Those Impacted by Virginia's Criminal Justice System Deserve Justice and Compassion

By Angela Pupino and Ronnie Galvin

Lillie Branch-Kennedy tells the story of her family's experience with the criminal justice system in Virginia. Her son Donald was convicted as an accessory to robbery. As a first-time offender he was originally sentenced to 127 years in prison. The sentence was eventually reduced to 28 years, despite the prosecutor's recommendation that the sentence be reduced to 13 years.

Fueled by her family's own traumatic experience, Lillie set out to learn more about the criminal justice system in Virginia. "As a daughter of a probation officer I expected the system to be fair, but as I met with families of incarcerated individuals I realized that all across Virginia families are struggling with a fundamentally unjust system." Her experiences led her to start an organization called Resource, Information and Help for the Disadvantaged (RIHD).

The organization educates and empowers Virginia families and communities on the negative impact of the racially disparate system of mass incarceration. Lillie says, "We knew that something wasn't right, and sure enough as we talked to other families and as we dug into the reality of our system we discovered that injustices were egregious and widespread."

Her exploration revealed that hundreds, perhaps thousands of individuals were convicted and received inflated sentences because the courts intentionally failed to inform juries that parole had been previously abolished in the state. She also discovered that 10,000 to 15,000 people in Virginia's system have been denied their right to appeal their sentences merely because judges neglected to complete the necessary paperwork that would allow those who were incarcerated to do so. Her instincts confirmed, she sprung into action to form the state's first Mobile Justice Tour. The tour is currently on its fifth iteration and has been instrumental in influencing Governor Terry McAuliffe's decision to make voting rights available for 200,000 formerly incarcerated citizens in Virginia.

The Rev. Dr. James Forbes, one of America's best known pastors, scholars, and theologians points to something deeper, something that operates at the heart of these systems. "We as leaders of faith and moral courage must go to the public square and provide a strong moral voice ¬¬ advocating for the good of the whole, not for the destructive few ¬¬ and witness against the extremists' rhetoric and policies. We must challenge unjust systems, but we must be equally if not more fervently focused on challenging and confronting our most closely held beliefs about human value and the dignity of all people."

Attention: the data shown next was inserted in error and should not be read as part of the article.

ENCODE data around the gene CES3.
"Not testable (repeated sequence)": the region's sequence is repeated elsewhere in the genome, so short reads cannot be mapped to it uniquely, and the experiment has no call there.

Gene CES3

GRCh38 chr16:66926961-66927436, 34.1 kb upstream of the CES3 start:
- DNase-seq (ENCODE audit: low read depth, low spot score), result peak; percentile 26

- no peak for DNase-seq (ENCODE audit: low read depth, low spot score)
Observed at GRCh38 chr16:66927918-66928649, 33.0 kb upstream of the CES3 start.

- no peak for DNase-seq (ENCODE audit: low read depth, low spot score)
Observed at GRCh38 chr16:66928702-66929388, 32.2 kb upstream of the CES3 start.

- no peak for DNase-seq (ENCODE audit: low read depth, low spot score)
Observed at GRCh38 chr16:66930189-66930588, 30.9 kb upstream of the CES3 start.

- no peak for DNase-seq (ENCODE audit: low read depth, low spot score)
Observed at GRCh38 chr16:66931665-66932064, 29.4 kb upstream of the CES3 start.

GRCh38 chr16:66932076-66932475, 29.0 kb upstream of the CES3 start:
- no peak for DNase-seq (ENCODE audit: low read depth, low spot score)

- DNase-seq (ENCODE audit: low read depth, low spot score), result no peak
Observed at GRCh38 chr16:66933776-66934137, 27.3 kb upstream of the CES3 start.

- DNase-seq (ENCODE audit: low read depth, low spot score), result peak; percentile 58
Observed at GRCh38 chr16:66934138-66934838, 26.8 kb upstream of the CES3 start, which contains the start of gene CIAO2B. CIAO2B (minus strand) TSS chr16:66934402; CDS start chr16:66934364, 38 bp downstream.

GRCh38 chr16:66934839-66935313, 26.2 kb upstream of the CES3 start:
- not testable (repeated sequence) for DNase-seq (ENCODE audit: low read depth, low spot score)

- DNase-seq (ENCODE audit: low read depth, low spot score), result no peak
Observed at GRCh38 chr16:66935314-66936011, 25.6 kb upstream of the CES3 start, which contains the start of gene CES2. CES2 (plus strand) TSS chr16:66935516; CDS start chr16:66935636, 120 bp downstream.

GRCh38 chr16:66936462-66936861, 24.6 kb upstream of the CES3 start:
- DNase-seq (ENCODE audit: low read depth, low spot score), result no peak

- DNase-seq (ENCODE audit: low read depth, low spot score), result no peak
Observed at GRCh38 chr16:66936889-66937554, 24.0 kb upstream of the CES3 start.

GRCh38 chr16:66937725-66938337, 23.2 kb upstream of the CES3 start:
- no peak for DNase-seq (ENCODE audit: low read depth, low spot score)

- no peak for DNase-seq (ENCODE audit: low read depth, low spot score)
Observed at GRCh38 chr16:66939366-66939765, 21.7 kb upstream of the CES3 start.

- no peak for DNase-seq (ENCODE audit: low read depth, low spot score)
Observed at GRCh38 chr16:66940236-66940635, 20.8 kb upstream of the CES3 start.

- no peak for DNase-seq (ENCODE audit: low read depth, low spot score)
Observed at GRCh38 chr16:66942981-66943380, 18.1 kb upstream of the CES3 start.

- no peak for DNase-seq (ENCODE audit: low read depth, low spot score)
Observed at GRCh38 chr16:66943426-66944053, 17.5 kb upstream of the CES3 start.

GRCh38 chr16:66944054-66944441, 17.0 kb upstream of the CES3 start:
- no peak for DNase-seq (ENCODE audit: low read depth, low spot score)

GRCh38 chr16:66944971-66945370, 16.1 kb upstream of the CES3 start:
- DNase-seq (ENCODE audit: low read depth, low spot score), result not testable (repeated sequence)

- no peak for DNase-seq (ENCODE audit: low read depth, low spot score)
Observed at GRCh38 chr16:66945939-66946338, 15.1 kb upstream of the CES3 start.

To address this perspective, Rev. Forbes is helping to lead "The Revival: Time for a Moral Revolution of Values," a national multi-state tour to redefine morality in American politics. The Revival entails an over 20 state tour with a mandate to call the nation to a higher moral ground and vision around key issues including economic justice, health care access for all, equality in education, equal protection under the law, and criminal justice reform. Rev. Dr. Forbes is joined in this work by Rev. Dr. William Barber II, president and senior lecturer of Repairers of the Breach. In some states they are joined by the Rev. Dr. Traci Blackmon, acting executive minister of the United Church of Christ's Justice and Witness Ministries, and Sister Simone Campbell, leader of the Nuns on the Bus and executive director of the Catholic social justice lobby NETWORK.

On Monday, September 26th Rev. Dr. Forbes and his co-conspirators will convene in Richmond, Virginia to join forces with Lillie and hundreds of others at the next stop on the Moral Revival tour. The day will feature a "teach in" convened by the Moral Political Organizing Institute and Summit (MPOLIS), where community leaders, activists, and impacted groups will wrestle with the moral questions that challenge the current status of our systems of government, economy, and justice. The day's activities will culminate in a revival service that will prominently feature the testimonies of people who have been impacted by these oppressive systems and structures. The MPOLIS is scheduled between 9:00 am- 2:00 pm. The revival services are scheduled between 6:30 pm - 8:30 pm on the campus of Virginia Union University. To learn more about the tour visit